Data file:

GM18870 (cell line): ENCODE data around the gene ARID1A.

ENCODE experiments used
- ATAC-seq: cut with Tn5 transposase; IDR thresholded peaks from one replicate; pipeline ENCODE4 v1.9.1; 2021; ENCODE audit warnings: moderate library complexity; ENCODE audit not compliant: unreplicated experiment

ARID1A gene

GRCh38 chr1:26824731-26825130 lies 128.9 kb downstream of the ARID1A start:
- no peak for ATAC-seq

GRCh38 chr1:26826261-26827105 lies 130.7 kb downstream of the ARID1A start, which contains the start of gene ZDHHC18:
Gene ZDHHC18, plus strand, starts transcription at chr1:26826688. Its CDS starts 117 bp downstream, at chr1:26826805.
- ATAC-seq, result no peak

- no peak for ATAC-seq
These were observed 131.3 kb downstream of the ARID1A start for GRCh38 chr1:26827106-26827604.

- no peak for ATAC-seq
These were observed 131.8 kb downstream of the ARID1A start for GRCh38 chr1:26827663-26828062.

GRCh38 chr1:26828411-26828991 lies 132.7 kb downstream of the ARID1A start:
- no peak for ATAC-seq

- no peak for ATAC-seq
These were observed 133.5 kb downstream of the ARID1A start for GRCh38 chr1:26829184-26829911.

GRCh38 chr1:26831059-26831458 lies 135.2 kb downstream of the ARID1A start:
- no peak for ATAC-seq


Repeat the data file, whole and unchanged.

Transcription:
GM18870 (cell line): ENCODE data around the gene ARID1A.

ENCODE experiments used
- ATAC-seq: cut with Tn5 transposase; IDR thresholded peaks from one replicate; pipeline ENCODE4 v1.9.1; 2021; ENCODE audit warnings: moderate library complexity; ENCODE audit not compliant: unreplicated experiment

ARID1A gene

GRCh38 chr1:26824731-26825130 lies 128.9 kb downstream of the ARID1A start:
- no peak for ATAC-seq

GRCh38 chr1:26826261-26827105 lies 130.7 kb downstream of the ARID1A start, which contains the start of gene ZDHHC18:
Gene ZDHHC18, plus strand, starts transcription at chr1:26826688. Its CDS starts 117 bp downstream, at chr1:26826805.
- ATAC-seq, result no peak

- no peak for ATAC-seq
These were observed 131.3 kb downstream of the ARID1A start for GRCh38 chr1:26827106-26827604.

- no peak for ATAC-seq
These were observed 131.8 kb downstream of the ARID1A start for GRCh38 chr1:26827663-26828062.

GRCh38 chr1:26828411-26828991 lies 132.7 kb downstream of the ARID1A start:
- no peak for ATAC-seq

- no peak for ATAC-seq
These were observed 133.5 kb downstream of the ARID1A start for GRCh38 chr1:26829184-26829911.

GRCh38 chr1:26831059-26831458 lies 135.2 kb downstream of the ARID1A start:
- no peak for ATAC-seq